The CSF works be providing preheated water to the boiler. This allow the combi boiler to deliver water at a greater temperature than without the device thus increasing the energy value. The 25 litre CSF tests show that when heated to a temperature of 80°C it is able to deliver over 100 litres of preheated water benefit that compares well to a typical 75 litre British bath and less water for a shower. The CSF allows a combi boiler to produce hot water at its design temperature (>40oC ) even when the cold input water is lower than the assumed mains water temperature of 10oC.

Canetis suggest the use case of CSF is for multi bathroom properties, where there is low gas pressure and to achieve Silver Standard for heating systems on new build in Scotland. In an ideal world CFS could be used to promote the use of smaller boilers in the UK that are sized for space heating (SH) not DHW which will ensure boilers work efficiently without cycling more of the time. This was a key problem outlined in the paper by George Bennett entitled “The secret life of boilers: Dynamic performance of residential gas boiler heating systems – a modelling and empirical study”.

We note that David Stanton has a Worcester Bosch (WB) boiler. We provided them with a boiler to install in the house of Neil Schofield (a well known member of the WB team) to address his poor domestic hot water demand. Whilst positive test data was collected the key feedback was from Mrs Schofield who believed the hot water performance had markedly improved. As far as we are aware the system is still operational.

The issue of legionella was raised by Simon G. Many tens of thousands of CSF and the other main Canetis product GasSaver have been sold over many years and there have been no cases of legionella. Legionella is generally considered to be primarily a problem of cooling towers not domestic water systems. In domestic hot water supply it is controlled by the heat range such that cold water is generally kept below 20oC and hot water above 50oC. The water that is pre heated to enter the boiler is mixed to 30oC but then heated in the boiler to 70oC to 80oC. The legionella operating range is:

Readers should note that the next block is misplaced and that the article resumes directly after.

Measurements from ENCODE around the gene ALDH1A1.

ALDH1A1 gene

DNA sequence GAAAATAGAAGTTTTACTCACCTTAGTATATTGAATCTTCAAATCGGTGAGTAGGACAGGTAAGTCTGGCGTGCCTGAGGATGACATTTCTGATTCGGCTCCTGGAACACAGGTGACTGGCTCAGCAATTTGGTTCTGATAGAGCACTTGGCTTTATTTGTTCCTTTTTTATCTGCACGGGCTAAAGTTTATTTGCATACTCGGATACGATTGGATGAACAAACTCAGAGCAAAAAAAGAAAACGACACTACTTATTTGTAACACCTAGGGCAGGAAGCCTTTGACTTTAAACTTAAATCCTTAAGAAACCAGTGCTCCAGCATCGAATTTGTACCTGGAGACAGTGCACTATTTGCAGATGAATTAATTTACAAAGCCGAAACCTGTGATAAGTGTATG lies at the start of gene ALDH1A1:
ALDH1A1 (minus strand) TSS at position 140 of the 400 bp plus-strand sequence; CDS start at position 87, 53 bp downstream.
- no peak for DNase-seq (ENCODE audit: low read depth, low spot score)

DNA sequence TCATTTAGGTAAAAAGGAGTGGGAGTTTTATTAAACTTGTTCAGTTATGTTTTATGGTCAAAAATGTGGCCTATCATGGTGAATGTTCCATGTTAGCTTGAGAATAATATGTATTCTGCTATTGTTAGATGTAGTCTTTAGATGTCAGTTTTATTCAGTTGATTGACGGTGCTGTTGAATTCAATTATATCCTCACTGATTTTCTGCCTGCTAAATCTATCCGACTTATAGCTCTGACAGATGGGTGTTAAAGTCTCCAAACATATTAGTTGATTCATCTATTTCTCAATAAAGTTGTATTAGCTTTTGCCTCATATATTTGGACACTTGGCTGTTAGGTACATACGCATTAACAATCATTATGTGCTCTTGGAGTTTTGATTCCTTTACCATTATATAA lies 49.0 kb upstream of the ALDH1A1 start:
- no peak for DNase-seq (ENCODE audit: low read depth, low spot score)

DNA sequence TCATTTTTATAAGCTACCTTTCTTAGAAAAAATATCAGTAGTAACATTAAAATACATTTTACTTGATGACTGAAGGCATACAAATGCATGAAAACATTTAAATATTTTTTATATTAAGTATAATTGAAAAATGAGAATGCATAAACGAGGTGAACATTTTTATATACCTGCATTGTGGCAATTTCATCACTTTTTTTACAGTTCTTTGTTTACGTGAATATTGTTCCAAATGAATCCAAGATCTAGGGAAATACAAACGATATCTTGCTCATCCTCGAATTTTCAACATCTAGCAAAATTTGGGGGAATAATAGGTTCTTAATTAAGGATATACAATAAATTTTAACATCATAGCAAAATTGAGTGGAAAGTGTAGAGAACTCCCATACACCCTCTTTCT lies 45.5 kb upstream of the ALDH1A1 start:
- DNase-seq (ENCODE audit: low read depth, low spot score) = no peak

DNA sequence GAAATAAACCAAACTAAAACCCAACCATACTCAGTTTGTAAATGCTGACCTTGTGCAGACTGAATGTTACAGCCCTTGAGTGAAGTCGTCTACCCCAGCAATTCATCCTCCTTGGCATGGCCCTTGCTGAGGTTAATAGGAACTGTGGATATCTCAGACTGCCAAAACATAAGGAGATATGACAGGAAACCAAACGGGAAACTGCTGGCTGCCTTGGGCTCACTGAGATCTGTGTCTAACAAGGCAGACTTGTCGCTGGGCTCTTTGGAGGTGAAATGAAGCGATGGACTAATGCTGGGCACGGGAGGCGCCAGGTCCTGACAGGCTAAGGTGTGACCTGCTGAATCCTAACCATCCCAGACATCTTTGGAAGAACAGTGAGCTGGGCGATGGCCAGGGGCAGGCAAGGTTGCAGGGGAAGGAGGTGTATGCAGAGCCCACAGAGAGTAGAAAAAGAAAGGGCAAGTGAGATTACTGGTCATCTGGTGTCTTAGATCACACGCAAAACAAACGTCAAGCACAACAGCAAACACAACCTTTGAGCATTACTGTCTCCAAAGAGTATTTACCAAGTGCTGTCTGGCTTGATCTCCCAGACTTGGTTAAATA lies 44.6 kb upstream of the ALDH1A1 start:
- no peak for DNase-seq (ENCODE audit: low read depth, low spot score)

• Above 70 °C (158 °F) – Legionella dies almost instantly
  • At 60 °C (140 °F) – 90% die in 2 minutes (Decimal reduction time (D) = 2 minutes)
  • At 50 °C (122 °F) – 90% die in 80–124 minutes, depending on strain
  • 48 to 50 °C (118 to 122 °F) – can survive but do not multiply
  • 32 to 42 °C (90 to 108 °F) – ideal growth range
  • 25 to 45 °C (77 to 113 °F) – growth range
  • Below 20 °C (68 °F) – can survive, even below freezing, but are dormant


In short there is no evidence we have seen that legionella is an issue with CSF just comment, largely from German manufacturers, about the potential of legionella in what appears to be an attempt to deny consumers the chance to purchase the most appropriate boiler system. There are however potential challenges that will need to be addressed as we move towards lower heating profiles with the likes of heat pumps where the system will generally produce water at much closer to the temperature of use by the consumer thus the water will be often held within the legionella growth range and will unlikely to operate above 50 °C where legionella is killed.
you can’t remove the restrictor as the flow rate will be to excessive through the plate and once the pre heated store is depleted you won’t have any hot water until this is replenished

they are not for multi bathroom houses as the boiler even without the restrictor won’t be able to pass the amount of water required through the plate let’s say 2 bathrooms that’s 20lpm required combined so around 14 lpm hot water required

now if you have 3 bathrooms that’s 30l combined 21 lpm hot

And water will always take the path of least resistance this is why if you turn a kitchen tap on when you have a shower most often the shower will show a drop in temp
 

SimonG

Plumber
Advent Win
So my "misinformation" isnt actual misinformation, glad to see German manufacturers agree 😀. Thanks for clearing that up


Wow, nearly 650 delivered for the 25 litre version and nearly 700 delivered for the 50 litre version. Plus installation.
Not small units either.

I would definitely recommend an unvented cylinder, pressures and flows withstanding, that you could run of a combi with the hot off of the combi running the kitchen sink.

Then you can have twin coil in cylinder for solar or if PV, hooked up to immersion.